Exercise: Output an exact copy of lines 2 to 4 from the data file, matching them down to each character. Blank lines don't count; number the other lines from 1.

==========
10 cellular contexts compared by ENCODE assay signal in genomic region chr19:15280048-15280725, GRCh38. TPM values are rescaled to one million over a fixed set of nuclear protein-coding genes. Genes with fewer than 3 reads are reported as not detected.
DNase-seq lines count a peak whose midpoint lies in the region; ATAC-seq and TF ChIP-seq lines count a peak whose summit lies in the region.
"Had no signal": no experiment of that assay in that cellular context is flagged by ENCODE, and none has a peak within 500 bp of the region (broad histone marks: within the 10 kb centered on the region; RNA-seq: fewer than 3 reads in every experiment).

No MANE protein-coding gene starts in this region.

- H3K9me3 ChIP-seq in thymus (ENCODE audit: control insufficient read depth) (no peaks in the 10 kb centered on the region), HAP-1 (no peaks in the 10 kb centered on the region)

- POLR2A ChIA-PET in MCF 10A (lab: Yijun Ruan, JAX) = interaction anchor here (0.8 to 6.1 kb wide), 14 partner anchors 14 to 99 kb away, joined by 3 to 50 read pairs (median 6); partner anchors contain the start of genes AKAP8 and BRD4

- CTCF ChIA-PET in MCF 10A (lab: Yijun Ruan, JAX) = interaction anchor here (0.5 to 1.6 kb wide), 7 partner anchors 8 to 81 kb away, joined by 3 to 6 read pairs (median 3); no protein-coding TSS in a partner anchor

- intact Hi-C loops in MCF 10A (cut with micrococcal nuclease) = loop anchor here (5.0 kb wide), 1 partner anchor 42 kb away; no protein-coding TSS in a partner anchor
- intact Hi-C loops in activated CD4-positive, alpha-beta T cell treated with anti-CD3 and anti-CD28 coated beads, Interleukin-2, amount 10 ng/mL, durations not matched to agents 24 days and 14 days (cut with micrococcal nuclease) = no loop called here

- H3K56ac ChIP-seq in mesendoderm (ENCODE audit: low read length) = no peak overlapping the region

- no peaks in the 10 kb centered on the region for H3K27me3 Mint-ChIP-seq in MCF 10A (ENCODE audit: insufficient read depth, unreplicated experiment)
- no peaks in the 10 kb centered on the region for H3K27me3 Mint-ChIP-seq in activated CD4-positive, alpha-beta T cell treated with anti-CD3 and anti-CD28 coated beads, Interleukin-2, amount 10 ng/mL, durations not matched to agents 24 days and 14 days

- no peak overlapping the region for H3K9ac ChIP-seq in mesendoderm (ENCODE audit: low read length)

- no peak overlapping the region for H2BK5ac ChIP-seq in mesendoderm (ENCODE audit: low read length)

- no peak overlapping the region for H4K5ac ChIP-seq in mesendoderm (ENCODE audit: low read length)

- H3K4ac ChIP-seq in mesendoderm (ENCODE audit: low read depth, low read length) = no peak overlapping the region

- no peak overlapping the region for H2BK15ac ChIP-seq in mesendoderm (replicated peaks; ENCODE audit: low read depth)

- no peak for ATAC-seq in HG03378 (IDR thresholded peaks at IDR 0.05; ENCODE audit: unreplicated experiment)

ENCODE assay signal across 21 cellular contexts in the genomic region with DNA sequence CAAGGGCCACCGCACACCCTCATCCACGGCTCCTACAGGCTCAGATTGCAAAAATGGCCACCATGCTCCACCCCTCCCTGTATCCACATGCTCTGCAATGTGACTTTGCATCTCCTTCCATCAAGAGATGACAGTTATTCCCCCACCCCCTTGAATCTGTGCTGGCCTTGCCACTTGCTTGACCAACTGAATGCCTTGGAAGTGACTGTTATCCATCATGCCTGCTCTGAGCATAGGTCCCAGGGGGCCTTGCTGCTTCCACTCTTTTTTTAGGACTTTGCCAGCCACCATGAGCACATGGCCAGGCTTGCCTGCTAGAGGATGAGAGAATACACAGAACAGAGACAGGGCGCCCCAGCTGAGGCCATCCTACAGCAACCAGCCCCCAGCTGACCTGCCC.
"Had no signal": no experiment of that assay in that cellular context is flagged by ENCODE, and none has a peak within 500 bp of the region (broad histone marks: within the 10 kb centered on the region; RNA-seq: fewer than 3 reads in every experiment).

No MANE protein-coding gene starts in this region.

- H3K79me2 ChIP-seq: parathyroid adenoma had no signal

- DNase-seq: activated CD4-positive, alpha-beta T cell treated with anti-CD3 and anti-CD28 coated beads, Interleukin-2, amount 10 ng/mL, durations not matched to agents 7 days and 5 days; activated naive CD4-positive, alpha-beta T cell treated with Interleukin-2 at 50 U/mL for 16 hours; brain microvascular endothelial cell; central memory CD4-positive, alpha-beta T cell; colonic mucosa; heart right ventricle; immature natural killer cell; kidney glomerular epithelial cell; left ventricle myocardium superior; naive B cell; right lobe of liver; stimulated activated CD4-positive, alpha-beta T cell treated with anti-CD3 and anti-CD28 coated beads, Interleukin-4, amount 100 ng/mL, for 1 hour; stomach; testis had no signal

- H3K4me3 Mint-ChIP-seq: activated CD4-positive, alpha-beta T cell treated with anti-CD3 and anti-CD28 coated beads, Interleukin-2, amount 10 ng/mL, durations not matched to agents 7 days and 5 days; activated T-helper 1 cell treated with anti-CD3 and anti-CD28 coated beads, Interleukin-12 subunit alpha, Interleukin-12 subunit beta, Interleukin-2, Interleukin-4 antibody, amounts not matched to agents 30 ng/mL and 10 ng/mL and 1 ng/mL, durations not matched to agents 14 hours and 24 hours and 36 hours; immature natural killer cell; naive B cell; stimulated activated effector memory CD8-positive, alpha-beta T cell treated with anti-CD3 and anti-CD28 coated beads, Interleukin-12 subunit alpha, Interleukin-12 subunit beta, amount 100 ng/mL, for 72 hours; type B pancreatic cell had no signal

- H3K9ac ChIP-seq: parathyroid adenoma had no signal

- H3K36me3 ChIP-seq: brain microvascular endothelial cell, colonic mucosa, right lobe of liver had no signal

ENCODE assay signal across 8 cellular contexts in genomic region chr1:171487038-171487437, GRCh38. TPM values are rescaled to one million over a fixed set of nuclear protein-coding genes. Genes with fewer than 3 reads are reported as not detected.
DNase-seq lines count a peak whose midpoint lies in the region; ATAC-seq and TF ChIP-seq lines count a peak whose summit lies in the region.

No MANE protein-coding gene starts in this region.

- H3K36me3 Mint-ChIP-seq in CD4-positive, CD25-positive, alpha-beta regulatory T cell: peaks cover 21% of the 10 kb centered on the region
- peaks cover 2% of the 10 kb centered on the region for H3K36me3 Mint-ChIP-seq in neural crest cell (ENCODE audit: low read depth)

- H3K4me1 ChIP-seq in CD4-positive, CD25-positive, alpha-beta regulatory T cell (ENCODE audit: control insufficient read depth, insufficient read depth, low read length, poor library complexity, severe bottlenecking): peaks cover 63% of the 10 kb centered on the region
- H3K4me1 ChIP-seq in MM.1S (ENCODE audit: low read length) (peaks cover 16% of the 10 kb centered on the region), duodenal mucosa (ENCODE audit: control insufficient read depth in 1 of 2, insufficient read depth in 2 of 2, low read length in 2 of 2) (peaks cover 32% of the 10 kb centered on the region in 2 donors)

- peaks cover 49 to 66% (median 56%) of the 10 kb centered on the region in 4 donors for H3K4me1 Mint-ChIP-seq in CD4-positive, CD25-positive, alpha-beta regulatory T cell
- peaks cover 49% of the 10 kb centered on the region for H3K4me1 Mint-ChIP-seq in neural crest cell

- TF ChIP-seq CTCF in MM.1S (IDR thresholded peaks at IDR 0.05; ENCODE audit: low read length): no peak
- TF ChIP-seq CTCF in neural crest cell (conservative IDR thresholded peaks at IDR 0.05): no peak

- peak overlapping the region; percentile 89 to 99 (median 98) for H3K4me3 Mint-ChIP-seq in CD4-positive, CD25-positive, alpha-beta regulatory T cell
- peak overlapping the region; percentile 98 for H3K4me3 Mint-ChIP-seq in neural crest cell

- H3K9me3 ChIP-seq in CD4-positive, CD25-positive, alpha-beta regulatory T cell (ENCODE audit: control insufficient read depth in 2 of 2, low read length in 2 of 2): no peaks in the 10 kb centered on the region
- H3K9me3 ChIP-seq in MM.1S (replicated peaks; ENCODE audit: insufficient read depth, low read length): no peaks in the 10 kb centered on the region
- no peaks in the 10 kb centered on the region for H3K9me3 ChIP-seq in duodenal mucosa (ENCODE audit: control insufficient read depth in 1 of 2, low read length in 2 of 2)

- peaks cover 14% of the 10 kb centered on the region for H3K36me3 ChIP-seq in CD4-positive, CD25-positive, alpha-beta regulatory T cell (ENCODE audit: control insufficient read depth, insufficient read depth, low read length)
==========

DNase-seq lines count a peak whose midpoint lies in the region; ATAC-seq and TF ChIP-seq lines count a peak whose summit lies in the region.
"Had no signal": no experiment of that assay in that cellular context is flagged by ENCODE, and none has a peak within 500 bp of the region (broad histone marks: within the 10 kb centered on the region; RNA-seq: fewer than 3 reads in every experiment).

No MANE protein-coding gene starts in this region.